In the past, the association has also checked oil and gas sites for foreign vessels. It first chartered the Enforcer from Harvey Gulf International Marine in late 2021.

Both wind and oil and gas companies can seek waivers to the Jones Act, citing national defense and unavailability of U.S. vessels, or get a ruling from Customs that a specific transaction is permitted using a foreign vessel.

But Smith said he feels that offshore wind developers are violating the spirit of the act. He said he worries investors won’t finance the building of offshore ships if they’re going to compete against foreign vessels with cheaper day rates, largely because foreign crews can be paid less. That would create a cycle where developers keep using foreign vessels because no U.S. vessels are available.

The association wants to break that cycle as the industry takes off, Smith said. Federal officials expect to review at least 16 construction and operations plans for commercial, offshore wind energy facilities by 2025.

“That’s a ton of work we could be doing,” Smith said, “and a ton of good-paying jobs.”

Randy Adams owns Sea Support Ventures in Cut Off, Louisiana. His vessels do geological surveys for oil and gas. He wants to do the same for the clean energy transition, but hasn’t yet.

“I’m just concerned that our industry is going to miss the boat on the wind farm work,” he said. “I can’t say we’re being shut out of it, but we’re sure not on the top of the totem pole.”

As for the Jones Act Enforcer, Smith plans to keep it berthed at the port of New Bedford, Massachusetts into August, visiting the two commercial-scale wind farm sites. Ørsted is installing 12 turbines. The other developer, Vineyard Wind, is building a 62-turbine wind farm 15 miles (24 kilometers) off the Massachusetts coast.

Vineyard Wind said in a statement Thursday that its project complies with all U.S. laws, including the Jones Act, and it fully supports the American maritime and shipbuilding industry.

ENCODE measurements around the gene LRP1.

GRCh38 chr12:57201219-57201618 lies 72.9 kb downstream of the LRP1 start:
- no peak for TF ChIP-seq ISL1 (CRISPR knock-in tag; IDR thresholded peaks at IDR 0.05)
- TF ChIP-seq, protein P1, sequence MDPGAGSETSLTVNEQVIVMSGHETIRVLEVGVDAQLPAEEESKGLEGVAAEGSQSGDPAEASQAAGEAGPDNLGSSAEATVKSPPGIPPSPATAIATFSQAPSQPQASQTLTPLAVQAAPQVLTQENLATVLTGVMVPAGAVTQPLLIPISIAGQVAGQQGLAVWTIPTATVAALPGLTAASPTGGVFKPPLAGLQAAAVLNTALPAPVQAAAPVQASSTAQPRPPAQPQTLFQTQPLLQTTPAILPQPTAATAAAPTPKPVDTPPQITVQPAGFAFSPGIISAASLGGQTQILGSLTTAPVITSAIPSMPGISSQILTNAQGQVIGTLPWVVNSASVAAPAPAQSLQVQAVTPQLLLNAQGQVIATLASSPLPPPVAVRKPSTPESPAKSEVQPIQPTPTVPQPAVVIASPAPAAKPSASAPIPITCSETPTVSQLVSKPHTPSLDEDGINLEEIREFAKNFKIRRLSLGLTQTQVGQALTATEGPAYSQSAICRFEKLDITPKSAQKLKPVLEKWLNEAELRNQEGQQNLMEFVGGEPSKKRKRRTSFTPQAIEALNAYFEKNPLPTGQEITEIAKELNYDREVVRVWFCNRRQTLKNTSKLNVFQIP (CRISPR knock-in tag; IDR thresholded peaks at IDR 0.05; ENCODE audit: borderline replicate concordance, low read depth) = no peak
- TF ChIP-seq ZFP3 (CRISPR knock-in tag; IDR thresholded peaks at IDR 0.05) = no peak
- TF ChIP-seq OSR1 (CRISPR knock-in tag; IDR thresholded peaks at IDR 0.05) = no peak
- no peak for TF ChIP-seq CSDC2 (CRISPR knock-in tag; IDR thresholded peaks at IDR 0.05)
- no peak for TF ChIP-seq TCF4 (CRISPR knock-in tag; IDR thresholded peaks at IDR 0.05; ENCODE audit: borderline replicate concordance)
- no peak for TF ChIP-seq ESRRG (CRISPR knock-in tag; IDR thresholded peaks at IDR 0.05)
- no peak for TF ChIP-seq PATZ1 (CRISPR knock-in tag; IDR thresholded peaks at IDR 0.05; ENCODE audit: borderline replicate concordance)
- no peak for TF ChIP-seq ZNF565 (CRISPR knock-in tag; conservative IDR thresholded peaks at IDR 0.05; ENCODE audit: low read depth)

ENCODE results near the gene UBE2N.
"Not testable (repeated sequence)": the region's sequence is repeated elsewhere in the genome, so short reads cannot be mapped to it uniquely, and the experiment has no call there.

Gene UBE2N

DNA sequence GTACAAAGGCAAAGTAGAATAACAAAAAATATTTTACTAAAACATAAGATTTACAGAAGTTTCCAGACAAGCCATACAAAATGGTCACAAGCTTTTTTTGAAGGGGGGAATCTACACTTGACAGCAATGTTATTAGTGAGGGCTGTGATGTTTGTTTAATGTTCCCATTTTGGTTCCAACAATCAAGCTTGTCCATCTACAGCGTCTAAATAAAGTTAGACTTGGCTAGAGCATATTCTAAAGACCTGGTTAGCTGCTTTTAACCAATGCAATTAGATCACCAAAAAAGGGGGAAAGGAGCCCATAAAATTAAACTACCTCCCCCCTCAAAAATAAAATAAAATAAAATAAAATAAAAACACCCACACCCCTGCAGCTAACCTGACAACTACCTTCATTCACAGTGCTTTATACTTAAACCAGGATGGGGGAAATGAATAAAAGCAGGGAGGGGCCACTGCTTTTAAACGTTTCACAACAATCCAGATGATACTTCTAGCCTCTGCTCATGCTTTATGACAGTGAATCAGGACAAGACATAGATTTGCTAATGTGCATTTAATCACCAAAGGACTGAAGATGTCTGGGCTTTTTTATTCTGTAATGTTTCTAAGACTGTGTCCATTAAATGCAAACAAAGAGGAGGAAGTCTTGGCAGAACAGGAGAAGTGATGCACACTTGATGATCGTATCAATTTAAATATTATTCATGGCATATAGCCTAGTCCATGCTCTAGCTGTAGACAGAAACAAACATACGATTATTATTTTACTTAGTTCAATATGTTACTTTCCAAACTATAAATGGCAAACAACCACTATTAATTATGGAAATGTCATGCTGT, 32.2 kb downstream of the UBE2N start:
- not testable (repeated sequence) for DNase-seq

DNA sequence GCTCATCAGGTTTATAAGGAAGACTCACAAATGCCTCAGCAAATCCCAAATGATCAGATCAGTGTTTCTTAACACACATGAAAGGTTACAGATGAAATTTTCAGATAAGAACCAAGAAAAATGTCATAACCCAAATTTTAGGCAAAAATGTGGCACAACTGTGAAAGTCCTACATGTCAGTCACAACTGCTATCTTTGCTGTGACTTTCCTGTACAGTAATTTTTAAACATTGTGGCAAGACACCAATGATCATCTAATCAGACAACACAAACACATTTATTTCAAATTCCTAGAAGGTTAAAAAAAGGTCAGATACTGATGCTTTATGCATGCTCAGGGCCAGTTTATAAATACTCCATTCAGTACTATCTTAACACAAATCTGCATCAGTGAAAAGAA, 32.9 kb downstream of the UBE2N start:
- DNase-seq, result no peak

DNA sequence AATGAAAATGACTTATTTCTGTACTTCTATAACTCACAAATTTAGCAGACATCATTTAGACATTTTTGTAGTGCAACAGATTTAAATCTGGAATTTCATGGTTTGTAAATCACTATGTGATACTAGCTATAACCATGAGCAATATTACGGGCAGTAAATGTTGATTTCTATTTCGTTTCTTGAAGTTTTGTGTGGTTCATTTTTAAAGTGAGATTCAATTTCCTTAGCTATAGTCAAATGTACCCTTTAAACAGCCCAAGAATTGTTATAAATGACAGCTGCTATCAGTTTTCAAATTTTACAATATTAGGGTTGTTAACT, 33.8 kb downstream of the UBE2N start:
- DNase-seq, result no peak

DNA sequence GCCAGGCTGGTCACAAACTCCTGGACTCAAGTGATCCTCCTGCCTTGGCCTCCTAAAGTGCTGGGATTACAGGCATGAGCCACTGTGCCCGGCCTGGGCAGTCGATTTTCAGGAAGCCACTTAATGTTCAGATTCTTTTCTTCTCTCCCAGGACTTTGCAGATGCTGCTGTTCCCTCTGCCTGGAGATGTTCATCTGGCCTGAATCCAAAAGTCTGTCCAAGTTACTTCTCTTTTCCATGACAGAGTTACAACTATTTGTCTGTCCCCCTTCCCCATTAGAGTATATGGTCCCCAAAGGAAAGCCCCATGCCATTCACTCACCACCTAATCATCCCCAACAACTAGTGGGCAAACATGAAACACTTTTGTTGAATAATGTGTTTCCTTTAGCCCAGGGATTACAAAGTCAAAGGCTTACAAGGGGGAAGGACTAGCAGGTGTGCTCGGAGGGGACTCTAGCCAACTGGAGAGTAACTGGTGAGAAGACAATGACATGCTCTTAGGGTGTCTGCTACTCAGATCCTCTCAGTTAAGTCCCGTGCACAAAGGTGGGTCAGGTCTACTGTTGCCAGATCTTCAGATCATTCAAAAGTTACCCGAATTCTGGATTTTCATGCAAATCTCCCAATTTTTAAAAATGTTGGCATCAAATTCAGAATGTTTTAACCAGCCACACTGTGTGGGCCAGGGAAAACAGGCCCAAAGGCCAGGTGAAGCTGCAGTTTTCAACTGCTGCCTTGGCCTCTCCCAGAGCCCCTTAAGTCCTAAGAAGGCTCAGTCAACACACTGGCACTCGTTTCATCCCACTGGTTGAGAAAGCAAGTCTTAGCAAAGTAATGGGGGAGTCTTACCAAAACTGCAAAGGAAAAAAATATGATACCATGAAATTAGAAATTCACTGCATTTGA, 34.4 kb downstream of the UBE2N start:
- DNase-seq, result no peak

Before arriving in Massachusetts, the Enforcer was off the coast of Virginia where Dominion Energy plans an offshore wind farm. Smith was seeing if foreign vessels were surveying the area for unexploded ordnance, and he said they were, despite at least four of his member companies bidding on the job.

Dominion told the AP those vessels are not transporting merchandise between U.S. points, so they’re compliant. The company said U.S. vessels got the work surveying, scouting, hauling equipment and transporting technicians.

In Texas, Dominion is also currently building the Charybdis, the first Jones Act-compliant offshore wind-installation vessel and says it strongly supports the Act. Ørsted will charter that ship.

Ørsted is also investing in the Eco Edison, the first American-made offshore wind service operations vessel, now under construction in Louisiana, and in five more crew transfer vessels being built in Rhode Island.

Sam Giberga is executive vice president and general counsel at Hornbeck Offshore Services in Covington, Louisiana. Its supply vessels and multi-purpose support ships are primarily used by the oil and gas industry in the Gulf of Mexico. He said at first they were excited by the promise of offshore wind because it’s clean energy that will create jobs and business. But for him, it’s starting to feel like a broken promise. The company recently lost a bid to a foreign vessel.

“We are a maritime nation. Always have been. This is the next great maritime frontier and we’re not going to get to do it,” Giberga asked. “Why would we allow that?” ___